Such research must follow regulations under the Pupil Protection Rights Act, and this includes rules about sharing information with parents about instructional methods and obtaining informed consent from parents when there are sensitive medical or other questions being asked, Gibson explains.
For instance, the student survey questions that receive the most scrutiny are the ones that ask children about their psychological feelings and attitudes, he notes.
"If there are questions that are intrusive, or we feel like they might be psychologically damaging to the children, then we take those issues to the full IRB and don’t do expedited reviews," Gibson adds. "We try to make sure there are sufficient protections in place, and we send protocols back to researchers over and over again until they’re safe for students."
Occasionally, the IRB places so many burdens on researchers that they’ll back away from a project, Gibson says.
When research involves a large database of student information, the IRB makes certain the protocol doesn’t require informed consent, because obtaining it would be impractical, he notes.
While IRBs may not be able to decide all of the gray areas, they can at least make certain that student and faculty researchers are well educated about human subjects protections and regulations.
"If you can do anything to improve human subjects protection it would be to get more people informed about human subjects issues," Gibson says. "Education drives the whole process."
At Towson (MD) University, members of the IRB routinely speak with graduate students about human subjects research in an effort to make them aware of ethical issues they may not have considered as they prepare to begin master’s degree projects, says Patricia M. Alt, PhD, professor of health science and IRB chair for the Towson University IRB and the Maryland Department of Health and Mental Hygiene IRB in Baltimore.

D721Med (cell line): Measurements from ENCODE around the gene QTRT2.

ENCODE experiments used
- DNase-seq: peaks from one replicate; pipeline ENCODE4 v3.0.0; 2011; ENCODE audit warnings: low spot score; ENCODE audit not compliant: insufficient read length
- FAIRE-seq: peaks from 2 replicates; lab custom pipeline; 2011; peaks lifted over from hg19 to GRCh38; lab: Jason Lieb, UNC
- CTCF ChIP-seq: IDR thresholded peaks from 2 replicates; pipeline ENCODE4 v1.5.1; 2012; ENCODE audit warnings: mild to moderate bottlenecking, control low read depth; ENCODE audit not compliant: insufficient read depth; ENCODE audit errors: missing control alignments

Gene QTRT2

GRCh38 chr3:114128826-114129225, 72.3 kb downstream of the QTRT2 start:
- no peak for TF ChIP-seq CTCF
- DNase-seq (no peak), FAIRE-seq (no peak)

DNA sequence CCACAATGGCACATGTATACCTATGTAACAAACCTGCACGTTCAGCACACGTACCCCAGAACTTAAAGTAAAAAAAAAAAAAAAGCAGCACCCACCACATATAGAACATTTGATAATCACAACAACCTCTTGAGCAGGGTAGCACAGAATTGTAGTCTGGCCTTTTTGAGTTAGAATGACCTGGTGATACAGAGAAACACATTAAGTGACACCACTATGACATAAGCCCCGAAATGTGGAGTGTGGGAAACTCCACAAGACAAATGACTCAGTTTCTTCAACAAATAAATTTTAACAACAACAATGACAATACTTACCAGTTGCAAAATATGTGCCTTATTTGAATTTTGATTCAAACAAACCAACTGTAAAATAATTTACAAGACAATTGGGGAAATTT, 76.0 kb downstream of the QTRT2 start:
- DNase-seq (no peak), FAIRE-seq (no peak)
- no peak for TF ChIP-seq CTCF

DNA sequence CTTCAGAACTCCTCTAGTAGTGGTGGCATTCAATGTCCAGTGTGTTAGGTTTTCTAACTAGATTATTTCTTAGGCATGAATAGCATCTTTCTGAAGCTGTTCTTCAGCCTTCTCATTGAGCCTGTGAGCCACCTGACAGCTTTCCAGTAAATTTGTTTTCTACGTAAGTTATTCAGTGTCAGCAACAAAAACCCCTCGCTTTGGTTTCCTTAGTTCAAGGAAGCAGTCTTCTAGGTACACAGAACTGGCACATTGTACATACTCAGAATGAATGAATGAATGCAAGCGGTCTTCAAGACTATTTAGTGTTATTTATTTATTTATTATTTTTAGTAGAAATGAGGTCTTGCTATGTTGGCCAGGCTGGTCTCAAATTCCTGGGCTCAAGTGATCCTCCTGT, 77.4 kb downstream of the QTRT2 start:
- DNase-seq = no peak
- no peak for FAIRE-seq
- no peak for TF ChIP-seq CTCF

"This university historically was a teachers’ college, and we still have a lot of education research, psychology, mass communications, and other things, but it’s the education research that is particularly tricky," she reports.
The problem is the rules were written for medical research with considerations involving the possibility of life-threatening medical interventions. Instead, the most common studies conducted by students would involve social science, behavioral, and other areas where a human subject could be harmed, but not physically, Alt explains.
"Our biggest interest is in making certain students learn something in the process about how to do research," she says. "We do require the faculty advisor to sign the form, and if the advisor signs it, it means the advisor has made certain the study is scientifically valid."
"We occasionally get complaints about things like grad students in education who are classroom teachers distributing surveys to their own students or to other students in the school," Alt says. "Once in a while, a parent will call up and complain that they were pushed to return the survey or whatever."
However, the extensive research education the graduate students are given has resulted in the process working quite well most of the time, she adds.
Another consideration IRBs should make in reviewing research protocols that will involve minors in schools involves studies that use passive consent, Walker says.
While an IRB may allow researchers to obtain passive consent, meaning that parents are asked to inform the school if they do not want their children to participate in a study, this sort of consent must be done carefully, she says.
"Our committee may put additional requirements on the process," Walker says.
For example, if the researcher doesn’t present information about the study to parents in a timely fashion, then parents may not have enough time to make an informed decision, Walker states.
Also, investigators need to communicate the purpose of the study in a variety of ways to parents. For example, at a Native American boarding school, investigators wrote parents about the study and placed public service announcements (PSAs) on the radio in various communities, Walker recalls.
One IRB member asked the investigator what time the PSAs were aired, because often these are run when it’s convenient to the radio stations and not necessarily at a time that the parents might be expected to hear them, she says.
"We expect investigators to use two to three ways of notifying parents that the study is on and how they can obtain information," Walker says. "It may be a creative and expensive process to reach the parents."